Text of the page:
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Axed Catalan president to break silence in Brussels

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A handout picture released by the Generalitat de Catalunya shows Catalan regional president Carles Puigdemont, who was officially deposed by Madrid, delivering a speech in Girona on October 28, 2017. Catalonia’s secessionist leader defiantly called for “democratic opposition” to direct rule imposed by the central government on the semi-autonomous region after its parliament declared unilateral independence. / AFP PHOTO / GENERALITAT DE CATALUNYA / Jordi BEDMAR

Catalonia’s dismissed leader Carles Puigdemont was due Tuesday to give a press conference in Brussels, with speculation swirling that he might seek asylum to escape possible rebellion charges in Spain.

That would mark a new twist in the saga over semi-autonomous Catalonia’s drive for independence — Spain’s biggest political crisis since its return to democracy four decades ago.

Puigdemont, dismissed by the Spanish government on Friday after Catalonia’s parliament declared independence, reportedly drove hundreds of kilometres (miles) to Marseille in France and then flew to Belgium.

Paul Bekaert, a lawyer in Belgium who has worked on asylum cases involving Spaniards from the once-restive Basque Country, said on Monday that Puigdemont had hired him but denied that his new client intended to claim asylum.

“Mr. Puigdemont is not in Belgium to request asylum,” Bekaert told Belgian television channel VRT. “On this matter, nothing has yet been decided.”

However the media-savvy and floppy-haired former journalist Puigdemont has proved unpredictable in the recent crisis.

He has said in the past he was prepared to go to prison rather than give up his push for Catalan independence.

In an interview with Catalonia’s TV3 television, the region’s dismissed vice president Oriol Junqueras, who remained in Catalonia, said Puigdemont would explain Tuesday what he was doing in Belgium.

Puigdemont on Saturday urged “democratic opposition” to the central Spanish government’s imposition of direct rule on Catalonia.

But he has kept an uncharacteristically low profile since.

He was scheduled to speak in Brussels at 1130 GMT.

Around 200 journalists were crammed into a small, hot room at the Brussels Press Club for the event, with some camera crews forced to film through a window from outside.

Rebellion
Belgium’s immigration minister, a member of the Flemish separatist N-VA party, had suggested on Saturday that Puigdemont could receive asylum but Prime Minister Charles Michel later poured cold water on the idea.

On Tuesday Spain’s foreign and justice ministers both said they were dubious about the prospects of Belgium giving Puigdemont any protection.

“We believe that among EU member states, there is a level of reciprocal trust over the fact that we are states governed by the rule of law,” Foreign Minister Alfonso Dastis told the Cadena Ser radio station.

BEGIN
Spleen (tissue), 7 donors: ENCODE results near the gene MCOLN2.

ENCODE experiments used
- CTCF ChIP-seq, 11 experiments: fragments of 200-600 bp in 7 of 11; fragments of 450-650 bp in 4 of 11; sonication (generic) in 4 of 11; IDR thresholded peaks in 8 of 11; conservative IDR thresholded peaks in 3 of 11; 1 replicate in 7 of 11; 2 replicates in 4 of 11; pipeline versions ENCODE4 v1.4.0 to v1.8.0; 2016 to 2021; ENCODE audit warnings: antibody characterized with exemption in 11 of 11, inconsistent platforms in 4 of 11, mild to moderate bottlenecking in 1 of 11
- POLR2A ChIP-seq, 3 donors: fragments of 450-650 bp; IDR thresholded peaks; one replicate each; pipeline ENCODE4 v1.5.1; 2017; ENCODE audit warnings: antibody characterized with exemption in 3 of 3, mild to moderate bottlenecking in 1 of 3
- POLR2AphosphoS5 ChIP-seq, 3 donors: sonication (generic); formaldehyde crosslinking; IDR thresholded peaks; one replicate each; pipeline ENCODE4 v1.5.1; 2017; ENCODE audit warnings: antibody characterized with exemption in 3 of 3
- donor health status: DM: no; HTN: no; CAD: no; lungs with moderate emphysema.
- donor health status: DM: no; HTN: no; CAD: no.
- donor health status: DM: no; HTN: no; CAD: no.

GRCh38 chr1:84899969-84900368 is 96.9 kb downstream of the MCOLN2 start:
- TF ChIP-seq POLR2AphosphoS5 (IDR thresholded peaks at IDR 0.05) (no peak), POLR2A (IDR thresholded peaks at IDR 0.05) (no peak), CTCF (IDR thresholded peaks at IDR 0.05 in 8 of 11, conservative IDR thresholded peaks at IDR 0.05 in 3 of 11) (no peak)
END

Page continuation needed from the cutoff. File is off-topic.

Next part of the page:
On Monday Spain’s chief prosecutor said he was seeking charges including rebellion — punishable by up to 30 years in prison — and sedition against Puigdemont and fellow leading separatists.

Jose Manuel Maza said they had “caused an institutional crisis that led to the unilateral declaration of independence carried out on October 27 with total contempt for our constitution”.

A court now has to decide whether to bring charges.

Separately, Spain’s Civil Guard police force on Tuesday searched the headquarters of Catalonia’s regional police in a probe centred on the independence referendum, a spokesman said.

Direct rule
Puigdemont insists that the result of an independence referendum that took place on October 1 despite a court ban gave the region’s parliament a mandate to declare it was breaking away from Spain.

With its own language and distinct culture, Catalonia accounts for a fifth of the eurozone country’s economy. It had a high degree of autonomy over key sectors such as education, healthcare and the police.

Following the Catalan parliament’s independence declaration on Friday, Madrid took control of the region under a previously unused article in the Spanish constitution.

Spanish Prime Minister Mariano Rajoy called snap elections for December 21 to replace the Catalan parliament in a drastic bid to stop the secessionist drive.

On Sunday there was speculation that Catalan leaders and civil servants might seek to disrupt Madrid’s move to impose direct rule once people returned to work on Monday.

Catalan police, now under orders from Madrid, were told they could allow the dismissed leaders to enter the government headquarters in Barcelona, but only to clear their desks.

In the end, apart from one regional minister who tweeted a photo of himself at his desk, there was no major resistance.

The international community including the European Union, struggling with Brexit and other challenges, has largely spurned the independence declaration and has united behind Madrid.



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